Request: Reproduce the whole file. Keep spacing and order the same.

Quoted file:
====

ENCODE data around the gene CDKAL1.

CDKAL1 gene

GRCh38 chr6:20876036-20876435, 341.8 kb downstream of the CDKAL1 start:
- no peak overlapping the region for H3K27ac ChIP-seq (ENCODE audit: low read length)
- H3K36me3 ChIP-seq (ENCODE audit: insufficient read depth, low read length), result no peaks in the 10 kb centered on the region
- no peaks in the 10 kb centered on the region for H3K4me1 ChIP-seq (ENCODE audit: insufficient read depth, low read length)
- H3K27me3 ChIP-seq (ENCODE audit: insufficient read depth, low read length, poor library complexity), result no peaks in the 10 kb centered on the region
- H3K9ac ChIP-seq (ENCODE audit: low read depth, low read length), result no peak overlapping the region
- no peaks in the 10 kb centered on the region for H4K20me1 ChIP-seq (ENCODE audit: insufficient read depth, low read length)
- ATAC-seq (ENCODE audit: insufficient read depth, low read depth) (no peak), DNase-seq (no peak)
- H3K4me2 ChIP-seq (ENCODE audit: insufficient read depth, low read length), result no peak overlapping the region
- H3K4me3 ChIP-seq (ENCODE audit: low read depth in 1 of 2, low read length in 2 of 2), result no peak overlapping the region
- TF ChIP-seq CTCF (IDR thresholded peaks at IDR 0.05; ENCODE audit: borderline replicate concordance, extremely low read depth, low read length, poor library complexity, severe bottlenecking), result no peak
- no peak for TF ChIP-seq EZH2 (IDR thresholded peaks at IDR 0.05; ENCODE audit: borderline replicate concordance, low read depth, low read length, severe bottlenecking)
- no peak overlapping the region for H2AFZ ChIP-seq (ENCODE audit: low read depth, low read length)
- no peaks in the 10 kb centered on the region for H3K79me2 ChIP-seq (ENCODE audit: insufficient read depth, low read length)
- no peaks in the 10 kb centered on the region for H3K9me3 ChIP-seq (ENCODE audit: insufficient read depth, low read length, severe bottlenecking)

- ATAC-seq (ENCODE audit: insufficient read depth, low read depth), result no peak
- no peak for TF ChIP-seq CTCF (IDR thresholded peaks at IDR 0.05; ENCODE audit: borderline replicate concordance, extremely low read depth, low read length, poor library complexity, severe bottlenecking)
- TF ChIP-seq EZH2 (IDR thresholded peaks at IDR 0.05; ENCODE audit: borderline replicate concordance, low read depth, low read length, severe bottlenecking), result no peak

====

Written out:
ENCODE data around the gene CDKAL1.

CDKAL1 gene

GRCh38 chr6:20876036-20876435, 341.8 kb downstream of the CDKAL1 start:
- no peak overlapping the region for H3K27ac ChIP-seq (ENCODE audit: low read length)
- H3K36me3 ChIP-seq (ENCODE audit: insufficient read depth, low read length), result no peaks in the 10 kb centered on the region
- no peaks in the 10 kb centered on the region for H3K4me1 ChIP-seq (ENCODE audit: insufficient read depth, low read length)
- H3K27me3 ChIP-seq (ENCODE audit: insufficient read depth, low read length, poor library complexity), result no peaks in the 10 kb centered on the region
- H3K9ac ChIP-seq (ENCODE audit: low read depth, low read length), result no peak overlapping the region
- no peaks in the 10 kb centered on the region for H4K20me1 ChIP-seq (ENCODE audit: insufficient read depth, low read length)
- ATAC-seq (ENCODE audit: insufficient read depth, low read depth) (no peak), DNase-seq (no peak)
- H3K4me2 ChIP-seq (ENCODE audit: insufficient read depth, low read length), result no peak overlapping the region
- H3K4me3 ChIP-seq (ENCODE audit: low read depth in 1 of 2, low read length in 2 of 2), result no peak overlapping the region
- TF ChIP-seq CTCF (IDR thresholded peaks at IDR 0.05; ENCODE audit: borderline replicate concordance, extremely low read depth, low read length, poor library complexity, severe bottlenecking), result no peak
- no peak for TF ChIP-seq EZH2 (IDR thresholded peaks at IDR 0.05; ENCODE audit: borderline replicate concordance, low read depth, low read length, severe bottlenecking)
- no peak overlapping the region for H2AFZ ChIP-seq (ENCODE audit: low read depth, low read length)
- no peaks in the 10 kb centered on the region for H3K79me2 ChIP-seq (ENCODE audit: insufficient read depth, low read length)
- no peaks in the 10 kb centered on the region for H3K9me3 ChIP-seq (ENCODE audit: insufficient read depth, low read length, severe bottlenecking)

- ATAC-seq (ENCODE audit: insufficient read depth, low read depth), result no peak
- no peak for TF ChIP-seq CTCF (IDR thresholded peaks at IDR 0.05; ENCODE audit: borderline replicate concordance, extremely low read depth, low read length, poor library complexity, severe bottlenecking)
- TF ChIP-seq EZH2 (IDR thresholded peaks at IDR 0.05; ENCODE audit: borderline replicate concordance, low read depth, low read length, severe bottlenecking), result no peak